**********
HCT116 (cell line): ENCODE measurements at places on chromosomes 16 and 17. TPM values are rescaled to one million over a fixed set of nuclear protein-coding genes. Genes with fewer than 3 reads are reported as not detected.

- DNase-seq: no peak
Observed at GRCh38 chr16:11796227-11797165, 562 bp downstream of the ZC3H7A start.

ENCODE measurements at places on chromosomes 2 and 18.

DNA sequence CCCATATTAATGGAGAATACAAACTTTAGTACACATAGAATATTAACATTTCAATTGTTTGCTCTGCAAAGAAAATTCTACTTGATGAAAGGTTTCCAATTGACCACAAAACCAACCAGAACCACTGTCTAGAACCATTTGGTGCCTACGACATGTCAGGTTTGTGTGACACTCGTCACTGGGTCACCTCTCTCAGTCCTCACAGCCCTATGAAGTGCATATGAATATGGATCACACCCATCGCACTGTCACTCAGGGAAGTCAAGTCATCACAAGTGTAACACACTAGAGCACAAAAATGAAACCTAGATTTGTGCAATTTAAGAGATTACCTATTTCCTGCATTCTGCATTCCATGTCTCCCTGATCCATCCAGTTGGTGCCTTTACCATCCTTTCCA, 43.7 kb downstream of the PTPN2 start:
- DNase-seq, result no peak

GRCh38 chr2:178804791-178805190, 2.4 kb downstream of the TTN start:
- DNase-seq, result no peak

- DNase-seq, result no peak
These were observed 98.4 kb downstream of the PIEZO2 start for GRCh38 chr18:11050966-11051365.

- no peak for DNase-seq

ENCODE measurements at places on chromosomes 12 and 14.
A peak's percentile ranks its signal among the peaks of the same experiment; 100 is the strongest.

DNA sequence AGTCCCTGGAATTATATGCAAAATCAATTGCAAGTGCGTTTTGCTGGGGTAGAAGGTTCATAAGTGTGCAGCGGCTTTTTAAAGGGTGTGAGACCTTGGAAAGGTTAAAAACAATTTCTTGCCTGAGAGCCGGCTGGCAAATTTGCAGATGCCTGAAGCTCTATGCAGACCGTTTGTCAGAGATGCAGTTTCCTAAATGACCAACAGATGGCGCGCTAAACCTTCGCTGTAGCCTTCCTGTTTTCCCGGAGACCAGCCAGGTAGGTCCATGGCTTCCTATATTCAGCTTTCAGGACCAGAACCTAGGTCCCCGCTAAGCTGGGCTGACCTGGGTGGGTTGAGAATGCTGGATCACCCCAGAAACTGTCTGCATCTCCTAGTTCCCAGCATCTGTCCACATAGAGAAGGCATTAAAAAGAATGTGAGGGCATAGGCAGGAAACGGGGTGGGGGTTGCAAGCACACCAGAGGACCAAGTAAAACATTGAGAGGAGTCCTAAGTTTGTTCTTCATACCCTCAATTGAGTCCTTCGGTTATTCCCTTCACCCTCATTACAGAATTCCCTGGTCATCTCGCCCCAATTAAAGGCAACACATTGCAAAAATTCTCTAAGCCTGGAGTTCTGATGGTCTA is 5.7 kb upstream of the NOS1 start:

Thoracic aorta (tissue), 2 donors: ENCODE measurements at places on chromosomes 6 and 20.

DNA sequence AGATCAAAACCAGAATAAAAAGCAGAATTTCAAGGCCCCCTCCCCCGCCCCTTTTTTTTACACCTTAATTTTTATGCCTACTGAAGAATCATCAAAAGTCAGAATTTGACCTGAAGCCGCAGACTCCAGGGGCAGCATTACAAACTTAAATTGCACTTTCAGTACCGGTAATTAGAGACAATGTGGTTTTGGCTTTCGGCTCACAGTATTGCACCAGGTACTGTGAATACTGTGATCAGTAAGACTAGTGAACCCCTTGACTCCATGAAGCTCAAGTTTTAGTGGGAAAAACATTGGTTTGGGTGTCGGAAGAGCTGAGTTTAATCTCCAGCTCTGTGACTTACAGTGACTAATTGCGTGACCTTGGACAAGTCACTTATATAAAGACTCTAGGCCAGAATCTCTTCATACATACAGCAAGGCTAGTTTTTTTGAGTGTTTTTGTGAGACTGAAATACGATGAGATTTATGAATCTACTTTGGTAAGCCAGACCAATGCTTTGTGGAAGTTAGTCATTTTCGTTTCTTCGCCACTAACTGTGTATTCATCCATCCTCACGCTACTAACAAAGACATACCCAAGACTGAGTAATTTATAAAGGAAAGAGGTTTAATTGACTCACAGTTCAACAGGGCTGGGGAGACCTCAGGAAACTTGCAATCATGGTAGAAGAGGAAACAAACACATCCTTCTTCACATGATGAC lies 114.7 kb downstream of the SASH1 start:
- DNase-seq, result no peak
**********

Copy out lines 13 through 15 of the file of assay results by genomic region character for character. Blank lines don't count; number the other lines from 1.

A peak's percentile ranks its signal among the peaks of the same experiment; 100 is the strongest.

DNA sequence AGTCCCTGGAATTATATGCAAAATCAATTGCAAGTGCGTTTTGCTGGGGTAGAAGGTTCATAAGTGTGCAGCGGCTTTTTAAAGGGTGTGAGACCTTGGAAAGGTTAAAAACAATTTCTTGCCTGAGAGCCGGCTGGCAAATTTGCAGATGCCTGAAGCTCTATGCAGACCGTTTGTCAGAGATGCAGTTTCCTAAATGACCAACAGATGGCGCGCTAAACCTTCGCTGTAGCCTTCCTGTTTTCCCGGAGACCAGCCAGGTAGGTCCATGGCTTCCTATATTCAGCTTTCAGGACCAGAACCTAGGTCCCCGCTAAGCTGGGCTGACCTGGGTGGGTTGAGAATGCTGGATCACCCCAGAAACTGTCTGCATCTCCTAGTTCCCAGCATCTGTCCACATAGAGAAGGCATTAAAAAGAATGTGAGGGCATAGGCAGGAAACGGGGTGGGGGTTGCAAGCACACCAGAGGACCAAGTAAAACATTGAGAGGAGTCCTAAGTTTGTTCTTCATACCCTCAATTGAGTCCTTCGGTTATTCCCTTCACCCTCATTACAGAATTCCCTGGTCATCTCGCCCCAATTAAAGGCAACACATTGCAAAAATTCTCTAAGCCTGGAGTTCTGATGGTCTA is 5.7 kb upstream of the NOS1 start:

Thoracic aorta (tissue), 2 donors: ENCODE measurements at places on chromosomes 6 and 20.